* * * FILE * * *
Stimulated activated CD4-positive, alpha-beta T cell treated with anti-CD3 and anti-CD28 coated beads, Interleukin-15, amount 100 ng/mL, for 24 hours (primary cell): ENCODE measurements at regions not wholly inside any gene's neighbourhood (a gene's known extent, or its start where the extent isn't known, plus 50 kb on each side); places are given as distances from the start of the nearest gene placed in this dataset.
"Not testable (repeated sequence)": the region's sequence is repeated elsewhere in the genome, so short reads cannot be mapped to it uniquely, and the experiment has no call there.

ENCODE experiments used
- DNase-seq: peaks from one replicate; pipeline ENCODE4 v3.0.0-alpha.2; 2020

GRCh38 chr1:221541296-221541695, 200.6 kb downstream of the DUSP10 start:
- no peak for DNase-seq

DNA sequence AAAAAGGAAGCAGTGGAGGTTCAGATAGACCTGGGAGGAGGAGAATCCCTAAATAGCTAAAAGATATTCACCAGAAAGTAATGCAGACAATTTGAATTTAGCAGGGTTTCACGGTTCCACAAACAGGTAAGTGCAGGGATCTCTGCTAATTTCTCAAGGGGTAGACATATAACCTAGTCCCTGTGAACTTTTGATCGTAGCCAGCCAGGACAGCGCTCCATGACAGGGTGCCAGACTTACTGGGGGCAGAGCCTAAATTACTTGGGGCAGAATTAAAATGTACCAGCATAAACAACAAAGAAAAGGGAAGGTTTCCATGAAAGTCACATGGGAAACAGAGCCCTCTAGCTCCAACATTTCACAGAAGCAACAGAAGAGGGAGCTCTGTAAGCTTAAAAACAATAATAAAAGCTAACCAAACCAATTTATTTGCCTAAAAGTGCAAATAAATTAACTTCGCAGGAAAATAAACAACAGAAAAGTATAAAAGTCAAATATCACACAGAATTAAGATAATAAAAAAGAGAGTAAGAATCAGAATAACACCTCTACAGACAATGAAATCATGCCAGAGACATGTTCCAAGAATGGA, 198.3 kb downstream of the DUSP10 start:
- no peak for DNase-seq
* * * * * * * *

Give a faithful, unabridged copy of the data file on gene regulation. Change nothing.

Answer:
Stimulated activated CD4-positive, alpha-beta T cell treated with anti-CD3 and anti-CD28 coated beads, Interleukin-15, amount 100 ng/mL, for 24 hours (primary cell): ENCODE measurements at regions not wholly inside any gene's neighbourhood (a gene's known extent, or its start where the extent isn't known, plus 50 kb on each side); places are given as distances from the start of the nearest gene placed in this dataset.
"Not testable (repeated sequence)": the region's sequence is repeated elsewhere in the genome, so short reads cannot be mapped to it uniquely, and the experiment has no call there.

ENCODE experiments used
- DNase-seq: peaks from one replicate; pipeline ENCODE4 v3.0.0-alpha.2; 2020

GRCh38 chr1:221541296-221541695, 200.6 kb downstream of the DUSP10 start:
- no peak for DNase-seq

DNA sequence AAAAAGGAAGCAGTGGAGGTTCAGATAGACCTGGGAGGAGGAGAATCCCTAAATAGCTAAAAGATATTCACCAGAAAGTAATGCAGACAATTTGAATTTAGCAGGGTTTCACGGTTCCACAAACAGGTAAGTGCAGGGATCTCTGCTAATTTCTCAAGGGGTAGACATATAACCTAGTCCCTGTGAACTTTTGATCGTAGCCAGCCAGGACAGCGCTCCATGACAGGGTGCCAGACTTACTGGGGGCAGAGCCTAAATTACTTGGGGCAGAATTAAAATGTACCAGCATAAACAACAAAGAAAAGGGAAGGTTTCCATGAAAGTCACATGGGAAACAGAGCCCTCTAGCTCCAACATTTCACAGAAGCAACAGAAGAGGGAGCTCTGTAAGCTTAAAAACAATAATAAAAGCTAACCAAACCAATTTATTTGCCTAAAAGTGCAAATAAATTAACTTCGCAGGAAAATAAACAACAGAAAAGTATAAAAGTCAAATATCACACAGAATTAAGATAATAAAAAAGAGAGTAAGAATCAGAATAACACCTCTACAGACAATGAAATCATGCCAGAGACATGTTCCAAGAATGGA, 198.3 kb downstream of the DUSP10 start:
- no peak for DNase-seq